In another article I showed you how to count your outs and turn those outs into card odds. Your card odds tell you how often you’re going to improve your hand.

But knowing your card odds isn’t enough. You still need to know whether or not making a call is profitable. In other words, sometimes it will be profitable to call with your draw (whatever it is) and other times it won’t.

What you need to do is compare your card odds to your pot odds. Pot odds are what I’m going to help you figure out now.

Pot Odds: What Are They and Why You Need Them

What are pot odds?

Pot odds are the ratio of how much money is in the pot compared to how much you have to call to win it.

For example, say the blinds are 10/20 and 4 players limped in front of you. The pot is 110 chips and your cost is 20 chips to call. The ratio between the two are your pot odds.

Pot odds are important to learn because you will use them in your decisions all the time. Any time you have to make a call you will have pot odds. It’s important to figure out your pot odds because when compared to your card odds, or your hand versus your opponent’s range, you’ll be able to figure whether or not a call is profitable (over the long term).

How to Calculate Pot Odds

The process to calculating pot odds is straightforward. And you come across the same odds so often that once you know those you’ll be better off memorizing them. I listed the most used odds at the end of this article.

This is how you figure it out your pot odds though:

Using my example above, there is 110 chips in the pot and it’s 20 to you to call. The easiest way to figure out your odds is to put it into a fraction/ratio like this…

  • 20/110 or 110:20

… and then break it down to the smallest fraction/ratio possible. You do that by finding the most common denominator, which in this case is 10, and dividing both sides by it. When you do that you get:

  • 2/11 or 11:2

Now, you can leave your pot odds like this if you want. However, if you convert your poker outs/card odds to a percentage, you’ll want to do that with your pot odds too, just to make the next step easier.

To do that, just take your investment, divide that by the pot plus your investment and multiply by 100 (to turn it into a percentage). For example:

  • 2 / (11 + 2) * 100 = 15.4% pot odds

Either way, you now know your pot odds and can move on to the next step.

Comparing Pot to Card Odds to Draw to Hands Profitably

The next step is to compare your pot odds to your card odds to see if you can draw to your hand profitably. All you do is compare the two, and if your card odds are higher than your pot odds, then a call is profitable.

For example, say you have 4 to a flush on the flop — so 9 outs. From my poker outs and card odds page you know that we can quickly figure out our card odds by multiplying our outs by 2 and then adding 1 to the total. (9 x 2) + 1 = 19%.

The pot has 120 chips in it and our opponent bets 40. So there is 160 chips in the pot and it costs us 40 to call. This gives us pot odds of 4:1 or 20% pot odds.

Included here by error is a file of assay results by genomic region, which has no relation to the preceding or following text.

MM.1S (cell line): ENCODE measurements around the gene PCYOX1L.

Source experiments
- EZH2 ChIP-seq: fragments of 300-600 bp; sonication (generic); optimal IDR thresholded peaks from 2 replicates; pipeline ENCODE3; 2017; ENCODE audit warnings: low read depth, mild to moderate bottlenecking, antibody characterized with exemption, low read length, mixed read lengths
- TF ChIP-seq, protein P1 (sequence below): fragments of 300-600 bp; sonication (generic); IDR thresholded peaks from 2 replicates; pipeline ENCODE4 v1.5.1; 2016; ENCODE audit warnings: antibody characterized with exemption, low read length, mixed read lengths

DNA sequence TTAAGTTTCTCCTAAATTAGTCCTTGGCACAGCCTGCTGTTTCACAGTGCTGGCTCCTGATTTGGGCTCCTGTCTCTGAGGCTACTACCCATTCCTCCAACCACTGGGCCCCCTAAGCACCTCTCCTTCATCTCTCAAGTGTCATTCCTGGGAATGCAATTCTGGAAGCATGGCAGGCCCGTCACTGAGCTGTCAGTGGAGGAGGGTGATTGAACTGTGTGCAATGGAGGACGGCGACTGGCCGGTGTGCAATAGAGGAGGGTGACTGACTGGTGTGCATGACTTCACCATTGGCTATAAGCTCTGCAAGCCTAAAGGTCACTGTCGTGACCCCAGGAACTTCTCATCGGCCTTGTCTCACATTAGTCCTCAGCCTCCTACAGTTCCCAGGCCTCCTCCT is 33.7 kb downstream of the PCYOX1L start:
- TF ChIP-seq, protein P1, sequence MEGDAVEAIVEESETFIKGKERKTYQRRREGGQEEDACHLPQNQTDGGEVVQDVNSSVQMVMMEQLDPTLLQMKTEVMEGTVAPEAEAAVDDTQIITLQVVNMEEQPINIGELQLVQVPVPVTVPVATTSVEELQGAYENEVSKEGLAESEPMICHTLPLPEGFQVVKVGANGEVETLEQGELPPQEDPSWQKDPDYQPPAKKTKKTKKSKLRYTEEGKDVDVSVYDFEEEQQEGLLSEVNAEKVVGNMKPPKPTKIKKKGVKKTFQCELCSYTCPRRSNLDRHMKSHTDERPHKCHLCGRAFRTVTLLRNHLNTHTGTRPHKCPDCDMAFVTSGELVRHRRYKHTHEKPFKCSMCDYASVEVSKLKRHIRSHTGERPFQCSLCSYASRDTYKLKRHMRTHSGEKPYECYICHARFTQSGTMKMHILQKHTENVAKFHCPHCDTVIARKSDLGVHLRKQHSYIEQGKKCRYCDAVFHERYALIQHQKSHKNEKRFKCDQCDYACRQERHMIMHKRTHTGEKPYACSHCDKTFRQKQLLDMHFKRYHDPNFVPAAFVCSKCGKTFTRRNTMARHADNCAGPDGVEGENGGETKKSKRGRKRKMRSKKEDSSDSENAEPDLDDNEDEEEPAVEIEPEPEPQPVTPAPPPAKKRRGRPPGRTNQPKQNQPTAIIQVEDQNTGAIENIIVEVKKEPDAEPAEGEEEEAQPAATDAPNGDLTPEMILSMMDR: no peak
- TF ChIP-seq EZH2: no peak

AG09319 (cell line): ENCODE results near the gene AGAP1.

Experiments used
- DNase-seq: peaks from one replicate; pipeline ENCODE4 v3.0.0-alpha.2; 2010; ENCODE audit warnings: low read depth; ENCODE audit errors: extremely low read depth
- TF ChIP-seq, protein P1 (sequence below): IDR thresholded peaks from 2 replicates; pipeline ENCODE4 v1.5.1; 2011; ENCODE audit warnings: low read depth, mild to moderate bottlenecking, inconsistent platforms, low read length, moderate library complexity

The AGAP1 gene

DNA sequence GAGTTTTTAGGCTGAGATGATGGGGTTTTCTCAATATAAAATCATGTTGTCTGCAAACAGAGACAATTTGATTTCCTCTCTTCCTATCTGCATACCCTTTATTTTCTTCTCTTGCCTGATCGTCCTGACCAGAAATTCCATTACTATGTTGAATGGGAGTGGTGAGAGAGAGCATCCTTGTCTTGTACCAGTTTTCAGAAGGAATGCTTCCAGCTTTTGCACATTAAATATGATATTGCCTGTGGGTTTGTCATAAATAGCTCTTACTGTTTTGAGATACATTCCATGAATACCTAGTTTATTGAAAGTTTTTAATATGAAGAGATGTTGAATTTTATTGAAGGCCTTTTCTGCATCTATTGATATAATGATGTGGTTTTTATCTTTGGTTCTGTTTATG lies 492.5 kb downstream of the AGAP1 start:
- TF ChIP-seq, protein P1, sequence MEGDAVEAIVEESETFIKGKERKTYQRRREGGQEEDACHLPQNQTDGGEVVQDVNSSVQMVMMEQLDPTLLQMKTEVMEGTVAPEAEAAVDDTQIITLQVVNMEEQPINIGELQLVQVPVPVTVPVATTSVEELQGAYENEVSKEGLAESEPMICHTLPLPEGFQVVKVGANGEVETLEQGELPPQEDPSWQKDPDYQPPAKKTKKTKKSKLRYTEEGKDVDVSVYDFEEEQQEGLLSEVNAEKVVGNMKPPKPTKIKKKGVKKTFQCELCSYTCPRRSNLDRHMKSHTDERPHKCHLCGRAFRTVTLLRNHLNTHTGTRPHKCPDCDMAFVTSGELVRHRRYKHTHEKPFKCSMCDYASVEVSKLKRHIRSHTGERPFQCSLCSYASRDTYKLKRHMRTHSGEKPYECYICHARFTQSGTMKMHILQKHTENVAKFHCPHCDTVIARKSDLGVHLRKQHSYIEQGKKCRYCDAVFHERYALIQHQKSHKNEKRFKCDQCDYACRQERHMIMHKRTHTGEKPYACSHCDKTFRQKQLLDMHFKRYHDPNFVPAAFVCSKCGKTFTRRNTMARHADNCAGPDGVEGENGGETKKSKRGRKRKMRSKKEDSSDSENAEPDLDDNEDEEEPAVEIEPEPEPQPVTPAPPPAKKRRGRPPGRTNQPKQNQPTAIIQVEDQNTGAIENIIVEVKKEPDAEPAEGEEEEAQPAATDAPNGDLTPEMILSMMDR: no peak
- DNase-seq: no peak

Now lets compare the two:

Card odds: 19% | Pot odds: 20%

In this case it would be slight -EV (unprofitable) to make the call. We would want card odds of at least 21% for a call to be profitable here.

Note: I just came up with this example off the cuff and it came out closer than I thought. You could make an argument to call here if you had implied odds, but that’s an advanced topic saved for another article.

Pot Odds Are For All in Situations Too

One thing I didn’t want to forget to mention is that you will use pot odds for all in situations, too. So many people talk about pot odds and how it relates to drawing to hands on the flop and turn, but they neglect to mention anything about pot odds and all in situations before the flop.

It’s pretty simple though. Instead of thinking in terms of outs, you’ll think in terms of hand ranges or equity.

For example, say you have ace-king suited before the flop at 50/100 in a turbo sit n go. You raise it up to 250 chips, leaving 1250 behind. The pot has 500 chips in it now.

An opponent in the cutoff with 1500 chips decides to shove all in. The pot now has 2,000 chips in it and it’s 1250 to you to call. With 2,000 in the pot and 1250 to call, our pot odds look like this: 2000 to 1250 or 8 to 5. This comes out to 38.5% pot odds.

The next step is to determine your opponents hand range. Given the dead money in the pot and his position, we’ll say that he’s doing this with: 22+/A9s+/AT+/KTs+/KJ+/QJs+ or about 14% of hands. We need to figure out how well ace-king suited does against that range of hands. To do that, open up PokerStove (it is free) and plug-in the numbers. I did that, and I got that ace-king suited versus that range is 59% to win.

So once again we compare the numbers. Remember, we want our card odds, range, equity, etc to be better than the price (pot odds) we’re getting.

Equity: 59% | Pot odds: 38.5%

This is a snap call. So profitable to call here. And you could call much wider in this spot too — 33s+ and a lot of your broadways, to be exact.

Pot Odds to Remember

The last thing I wanted to do was leave you with some common pot odds to remember. These are the odds I mentioned earlier that you’ll come across often enough to make it worthwhile to memorize.

  • 4:1 = 20%
  • 3:1 = 25%
  • 2:1 = 33%
  • 1.5:1 = 40%
  • 1:1 = 50%

The great thing about memorizing these is that if you do come across a different number, say 3.5:1, it’s real easy to make an educated guess knowing what 4:1 and 3:1 are. And you don’t have to worry about getting it exact — close enough is fine.

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